February 4, 2023

Adrian Lyne’s “Fatal Attraction” wasn’t just a surprise blockbuster when it hit theaters in the fall of 1987, it was a cultural phenomenon that answered a tantalizing “what if” with a terrifying worst-case scenario. Happily married Dan Gallagher (Michael Douglas) is in some ways a victim of timing. Coincidentally, he causes sparks during a business lunch in Manhattan with book editor Alex Forrest (Glenn Close) while his wife Beth (Anne Archer) and young daughter Ellen (Ellen Hamilton Latzen) go out of town for the weekend. He could say no. He should say no. But after being relieved of fatherly duties for a few days, his libido takes over and he plunges into a torrid affair that both participants initially agree is nothing more than an itchy affair.

But Alex wants more. She falls in love with Dan and cannot accept the abrupt end of their acquaintance. She becomes suicidal and then vengeful. Though Close delivers a chillingly painful portrait of a mentally fragile woman suffering from a broken heart, Lyne ultimately turns her into a murderous hell. At the end of the movie, she tries to kill Beth. After Dan seemingly drowns her in the bathtub, she jumps up brandishing a butcher knife like a spurned Jason Voorhees, only to be shot in the chest by Beth. The harpy is dead, Dan’s marriage is saved, and the audience goes home satisfied.

This was not how “Fatal Attraction” was supposed to end. Now that the film (based on a 1980 British film by James Dearden) has been reimagined as a series for Paramount+, Lizzy Caplan, the new Alex, believes her character will be presented in a more three-dimensional, less-mean fashion.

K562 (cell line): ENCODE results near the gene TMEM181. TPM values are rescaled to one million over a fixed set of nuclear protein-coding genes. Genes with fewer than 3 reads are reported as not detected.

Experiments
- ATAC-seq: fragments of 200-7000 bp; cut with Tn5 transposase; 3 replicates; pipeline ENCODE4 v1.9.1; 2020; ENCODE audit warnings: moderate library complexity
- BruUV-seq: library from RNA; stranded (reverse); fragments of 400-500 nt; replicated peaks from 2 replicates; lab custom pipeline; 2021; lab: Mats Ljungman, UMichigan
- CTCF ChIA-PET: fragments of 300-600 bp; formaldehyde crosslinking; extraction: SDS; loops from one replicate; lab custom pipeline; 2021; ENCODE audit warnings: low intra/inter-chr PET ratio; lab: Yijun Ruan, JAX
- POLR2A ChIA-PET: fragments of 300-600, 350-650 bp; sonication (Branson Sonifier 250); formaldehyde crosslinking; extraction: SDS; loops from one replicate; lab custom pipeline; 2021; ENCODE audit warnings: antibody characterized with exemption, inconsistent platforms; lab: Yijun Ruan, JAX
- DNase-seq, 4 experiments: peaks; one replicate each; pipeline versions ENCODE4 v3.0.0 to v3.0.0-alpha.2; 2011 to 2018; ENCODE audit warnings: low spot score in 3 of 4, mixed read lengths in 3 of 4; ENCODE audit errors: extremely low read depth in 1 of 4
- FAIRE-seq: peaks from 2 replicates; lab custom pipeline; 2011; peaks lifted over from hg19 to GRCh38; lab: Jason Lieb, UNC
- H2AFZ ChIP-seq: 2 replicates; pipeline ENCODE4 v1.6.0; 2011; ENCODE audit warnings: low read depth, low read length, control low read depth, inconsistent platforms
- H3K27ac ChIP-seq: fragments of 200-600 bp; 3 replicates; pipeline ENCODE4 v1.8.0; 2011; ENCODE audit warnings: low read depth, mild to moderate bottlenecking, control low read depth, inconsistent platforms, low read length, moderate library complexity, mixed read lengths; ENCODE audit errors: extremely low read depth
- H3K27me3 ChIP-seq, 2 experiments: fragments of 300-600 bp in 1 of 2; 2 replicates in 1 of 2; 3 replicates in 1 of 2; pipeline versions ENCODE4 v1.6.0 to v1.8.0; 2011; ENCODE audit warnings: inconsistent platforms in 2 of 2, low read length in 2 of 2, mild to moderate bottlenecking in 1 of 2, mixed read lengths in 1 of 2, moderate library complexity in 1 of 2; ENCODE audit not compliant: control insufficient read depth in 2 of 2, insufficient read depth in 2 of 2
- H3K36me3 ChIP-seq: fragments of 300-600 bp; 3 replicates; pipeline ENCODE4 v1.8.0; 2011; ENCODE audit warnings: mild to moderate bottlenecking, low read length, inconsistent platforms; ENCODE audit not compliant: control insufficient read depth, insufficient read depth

Alex’s de-Voorhees-ing

When Paramount screened Lyne’s “Fatal Attraction” in 1987, the film’s original ending, in which a desperate Alex sneaks into Gallagher’s house and tries to frame Dan for murder by slitting her throat, went down badly with audiences. Realizing that viewers wanted to see Alex pay for trying to break up a happy family, they reunited the actors and reshot the ending, which probably tacked an additional $100 million to the domestic gross.

While Caplan acknowledges in an interview with Grazia that Lyne’s film is still great and “makes you ask big questions,” she rightly notes that Alex Close’s portrayal has done a huge disservice. By Caplan:

“[Close] was kind of fighting to protect her character Alex’s fragile mental illness that she was dealing with. None of that really materialized in the movie. The public saw it very much from the 80’s perspective – this great man makes one mistake and now this horrible woman is trying to ruin his life.

A fatal attraction for the #MeToo era

I saw “Fatal Attraction” in a packed theater on the first theatrical performance, and Caplan is perfect. The crowd cheered as Beth shot Alex with Dan’s revolver. So it’s encouraging to hear that the series, which also stars Joshua Jackson as Dan and Amanda Peet as Beth, will have a more nuanced take on the matter. As Caplan told Grazia:

“It really shows how far we’ve come. I don’t think we’ve reached an end point in terms of everything that’s happened with #MeToo and what triggered that. But the idea that you would never see the 1980s being able to get a version of this right now, show some progression. I think when they’re at their best, that’s what the reboot would do and hopefully our show does.”

The “Fatal Attraction” series will premiere on Paramount+ at a date to be determined in 2023. Whether it will spark as much conversation and controversy as Lyne’s take on the material remains to be seen, but it will be a thrill to see a to see an actor as talented as Caplan working on a new, complex twist on a classic role.

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